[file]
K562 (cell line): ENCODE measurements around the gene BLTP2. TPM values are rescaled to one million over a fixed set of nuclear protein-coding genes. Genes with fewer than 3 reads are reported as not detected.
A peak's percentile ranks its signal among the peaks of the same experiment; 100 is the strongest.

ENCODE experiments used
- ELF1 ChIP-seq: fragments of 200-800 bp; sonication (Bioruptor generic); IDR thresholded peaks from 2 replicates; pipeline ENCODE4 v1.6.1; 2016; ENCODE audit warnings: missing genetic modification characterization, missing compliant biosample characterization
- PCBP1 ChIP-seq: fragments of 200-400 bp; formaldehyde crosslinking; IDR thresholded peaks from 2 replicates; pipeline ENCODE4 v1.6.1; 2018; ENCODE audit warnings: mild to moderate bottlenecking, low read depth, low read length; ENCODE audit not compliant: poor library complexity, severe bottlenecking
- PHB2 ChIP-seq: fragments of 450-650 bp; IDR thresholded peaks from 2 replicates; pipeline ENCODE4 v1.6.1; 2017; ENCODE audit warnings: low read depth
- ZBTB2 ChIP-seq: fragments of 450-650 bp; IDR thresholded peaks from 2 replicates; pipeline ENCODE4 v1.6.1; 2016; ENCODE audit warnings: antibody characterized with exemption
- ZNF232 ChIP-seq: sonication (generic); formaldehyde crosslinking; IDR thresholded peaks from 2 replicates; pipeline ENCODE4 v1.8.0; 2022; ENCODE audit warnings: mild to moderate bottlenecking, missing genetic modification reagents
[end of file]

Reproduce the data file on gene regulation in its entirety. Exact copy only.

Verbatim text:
K562 (cell line): ENCODE measurements around the gene BLTP2. TPM values are rescaled to one million over a fixed set of nuclear protein-coding genes. Genes with fewer than 3 reads are reported as not detected.
A peak's percentile ranks its signal among the peaks of the same experiment; 100 is the strongest.

ENCODE experiments used
- ELF1 ChIP-seq: fragments of 200-800 bp; sonication (Bioruptor generic); IDR thresholded peaks from 2 replicates; pipeline ENCODE4 v1.6.1; 2016; ENCODE audit warnings: missing genetic modification characterization, missing compliant biosample characterization
- PCBP1 ChIP-seq: fragments of 200-400 bp; formaldehyde crosslinking; IDR thresholded peaks from 2 replicates; pipeline ENCODE4 v1.6.1; 2018; ENCODE audit warnings: mild to moderate bottlenecking, low read depth, low read length; ENCODE audit not compliant: poor library complexity, severe bottlenecking
- PHB2 ChIP-seq: fragments of 450-650 bp; IDR thresholded peaks from 2 replicates; pipeline ENCODE4 v1.6.1; 2017; ENCODE audit warnings: low read depth
- ZBTB2 ChIP-seq: fragments of 450-650 bp; IDR thresholded peaks from 2 replicates; pipeline ENCODE4 v1.6.1; 2016; ENCODE audit warnings: antibody characterized with exemption
- ZNF232 ChIP-seq: sonication (generic); formaldehyde crosslinking; IDR thresholded peaks from 2 replicates; pipeline ENCODE4 v1.8.0; 2022; ENCODE audit warnings: mild to moderate bottlenecking, missing genetic modification reagents